Nadal won’t fret over results leading up to the French: “The aim is to peak at Roland-Garros”

After his surprise defeat in Monte-Carlo, the world No 3 says he is doing everything he can to be in perfect shape for Paris and he is not focused like in the past on his results in events leading up up to Roland-Garros.

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Rafael Nadal reiterated Tuesday that he plans to peak at Roland-Garros as he tries to win the title for a record 14th time.

The 34-year-old Spaniard was surprisingly beaten by Russian Andrey Rublev in the quarter-finals of the Monte-Carlo Masters last week.

The world No 3, who will make his Barcelona bow on Wednesday against Ilya Ivashka, told reporters on Tuesday that he was not surprised by what happened in Monte-Carlo and hinted that winning pre-Roland-Garros events is perhaps less important now than when he was younger.

“Well, I want to win events before because I like to win events, and events are super important for me,” said Nadal, who has won the title in Barcelona 11 times. “You can win Roland-Garros winning events before; and you can win Roland-Garros without winning events before. Of course it’s easier to win Roland-Garros when you are winning events in a row before, like I did almost all my career, during this clay-court season, but at the same time, I am close to 35 and the situation is a little bit different.

Rafael Nadal Monte-Carlo

“The main goal for me is just put myself in a chance position. That’s the real goal for me. I want to give myself chances to be competitive in every single event but it’s true that I didn’t compete very often for the last year, so coming back to competition, even if I felt comfortable and I felt ready for Monte-Carlo, always it’s tough and matches like this are easier to happen when you are not competing weeks in a row, being honest.”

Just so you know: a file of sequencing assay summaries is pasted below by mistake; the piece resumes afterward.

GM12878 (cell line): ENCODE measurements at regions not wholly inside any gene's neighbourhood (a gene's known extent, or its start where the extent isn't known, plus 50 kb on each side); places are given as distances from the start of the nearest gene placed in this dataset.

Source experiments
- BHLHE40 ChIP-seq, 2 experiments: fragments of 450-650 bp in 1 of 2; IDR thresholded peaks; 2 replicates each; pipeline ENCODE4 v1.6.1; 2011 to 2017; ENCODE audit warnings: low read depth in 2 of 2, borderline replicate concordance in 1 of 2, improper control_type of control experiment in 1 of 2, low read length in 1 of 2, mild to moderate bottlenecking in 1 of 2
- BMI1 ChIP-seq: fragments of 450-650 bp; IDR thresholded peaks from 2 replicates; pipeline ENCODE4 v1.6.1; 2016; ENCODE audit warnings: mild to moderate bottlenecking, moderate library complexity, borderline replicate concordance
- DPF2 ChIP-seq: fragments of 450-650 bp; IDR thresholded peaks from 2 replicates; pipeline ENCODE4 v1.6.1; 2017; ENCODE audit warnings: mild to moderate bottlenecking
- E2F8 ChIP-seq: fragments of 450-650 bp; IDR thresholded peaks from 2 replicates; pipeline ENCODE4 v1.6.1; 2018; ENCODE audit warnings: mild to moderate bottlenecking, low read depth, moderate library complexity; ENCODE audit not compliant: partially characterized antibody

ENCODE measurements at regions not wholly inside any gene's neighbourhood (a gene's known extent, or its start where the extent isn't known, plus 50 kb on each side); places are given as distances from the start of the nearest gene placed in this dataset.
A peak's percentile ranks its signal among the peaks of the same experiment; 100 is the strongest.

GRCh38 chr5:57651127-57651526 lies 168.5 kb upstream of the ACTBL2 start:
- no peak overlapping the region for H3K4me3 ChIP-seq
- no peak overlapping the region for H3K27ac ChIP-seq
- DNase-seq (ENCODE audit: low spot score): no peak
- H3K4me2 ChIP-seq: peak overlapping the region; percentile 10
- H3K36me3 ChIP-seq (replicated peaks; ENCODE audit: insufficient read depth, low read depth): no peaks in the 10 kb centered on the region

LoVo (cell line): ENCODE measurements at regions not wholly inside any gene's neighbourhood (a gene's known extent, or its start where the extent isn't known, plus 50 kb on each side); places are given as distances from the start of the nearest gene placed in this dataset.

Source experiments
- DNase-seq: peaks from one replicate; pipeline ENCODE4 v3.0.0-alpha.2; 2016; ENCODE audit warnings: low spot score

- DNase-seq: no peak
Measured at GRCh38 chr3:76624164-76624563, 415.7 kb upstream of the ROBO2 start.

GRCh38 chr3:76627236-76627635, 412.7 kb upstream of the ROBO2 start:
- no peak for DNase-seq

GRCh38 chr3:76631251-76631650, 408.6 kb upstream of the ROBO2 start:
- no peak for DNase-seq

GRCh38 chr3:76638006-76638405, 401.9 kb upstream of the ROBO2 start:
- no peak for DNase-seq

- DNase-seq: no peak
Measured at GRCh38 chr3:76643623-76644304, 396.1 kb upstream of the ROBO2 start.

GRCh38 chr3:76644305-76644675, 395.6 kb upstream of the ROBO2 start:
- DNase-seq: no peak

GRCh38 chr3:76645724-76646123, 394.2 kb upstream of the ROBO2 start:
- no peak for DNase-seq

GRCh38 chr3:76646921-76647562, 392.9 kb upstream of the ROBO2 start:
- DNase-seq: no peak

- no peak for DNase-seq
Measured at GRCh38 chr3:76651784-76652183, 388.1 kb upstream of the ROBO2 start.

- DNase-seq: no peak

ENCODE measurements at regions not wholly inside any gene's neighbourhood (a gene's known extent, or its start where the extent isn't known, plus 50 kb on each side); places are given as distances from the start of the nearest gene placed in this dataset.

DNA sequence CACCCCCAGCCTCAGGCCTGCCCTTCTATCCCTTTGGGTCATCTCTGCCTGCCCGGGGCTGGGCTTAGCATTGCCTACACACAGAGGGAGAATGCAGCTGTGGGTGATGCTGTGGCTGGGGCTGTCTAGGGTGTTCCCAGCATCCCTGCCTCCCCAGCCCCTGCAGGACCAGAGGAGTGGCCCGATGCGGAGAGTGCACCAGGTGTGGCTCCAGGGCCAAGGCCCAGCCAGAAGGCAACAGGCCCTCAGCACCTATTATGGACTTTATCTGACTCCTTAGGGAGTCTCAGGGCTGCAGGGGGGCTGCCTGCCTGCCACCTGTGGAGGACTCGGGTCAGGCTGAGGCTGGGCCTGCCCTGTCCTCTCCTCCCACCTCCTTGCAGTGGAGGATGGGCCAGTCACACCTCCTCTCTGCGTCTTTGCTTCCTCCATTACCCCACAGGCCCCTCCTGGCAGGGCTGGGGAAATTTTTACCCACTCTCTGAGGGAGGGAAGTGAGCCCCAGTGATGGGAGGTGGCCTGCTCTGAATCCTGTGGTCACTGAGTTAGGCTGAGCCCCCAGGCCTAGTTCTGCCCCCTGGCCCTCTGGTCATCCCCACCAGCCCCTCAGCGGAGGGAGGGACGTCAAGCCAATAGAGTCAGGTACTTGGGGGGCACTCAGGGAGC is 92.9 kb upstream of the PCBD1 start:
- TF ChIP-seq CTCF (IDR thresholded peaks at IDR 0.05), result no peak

On average, Rafa Nadal has won 9 out of every 10 matches on clay in his career.

Nadal: “Peak at the right moment”

Having not played a tournament for two months because of a lower-back injury, it was perhaps less of a shock than it might have been, although he is traditionally a fast starter on his favourite surface, winning the title in Monte-Carlo on 11 occasions.

With the exception of 2020 – where the Coronavirus pandemic meant only one of the traditional big pre-Roland-Garros events (Rome) was possible, on the other 12 occasions that Nadal has lifted the Coupe des Mousquetaires at Roland-Garros, he has also won at least one of Monte-Carlo, Barcelona, Madrid and Rome.

“So I am planning to compete here, to compete in Madrid, to compete in Rome and then to compete in Roland-Garros. I am making my calendar to try to be ready for everything, but of course it’s true that Roland-Garros is an important one for me and I’m going to work every day with the right intensity, with the right attitude to try to get to that peak point at the right moment.”

Roland-Garros move understandable

The decision by Roland-Garros to move back a week in the calendar means that the players competing in the semi-finals and final in Paris will have just two weeks to prepare for Wimbledon, as it was for decades until Wimbledon moved back in the schedule in 2015.

But Nadal, who last won Wimbledon in 2010, said the decision was taken for a good reason.

“It has been a very tough year for everyone, for the tournament promoters, for the organisations and the players, so I want to be flexible and understand everything to make our sport a bit better,” he said.

“So if that means that it’s going to be a good crowd, then, welcome. OK, one week less for Wimbledon, yes, we don’t want that, that’s why we extended (it to) three weeks, but it’s one year, hopefully, and we’ll come back to the normal calendar soon. Hopefully with the vaccine everything improves and we can come back to our normal lives and normal enjoyment during sporting events, that’s the goal today.

“I’m not a big fan of complaining about everything and every single change that is happening today, I want to understand every single position, especially under these circumstances.”

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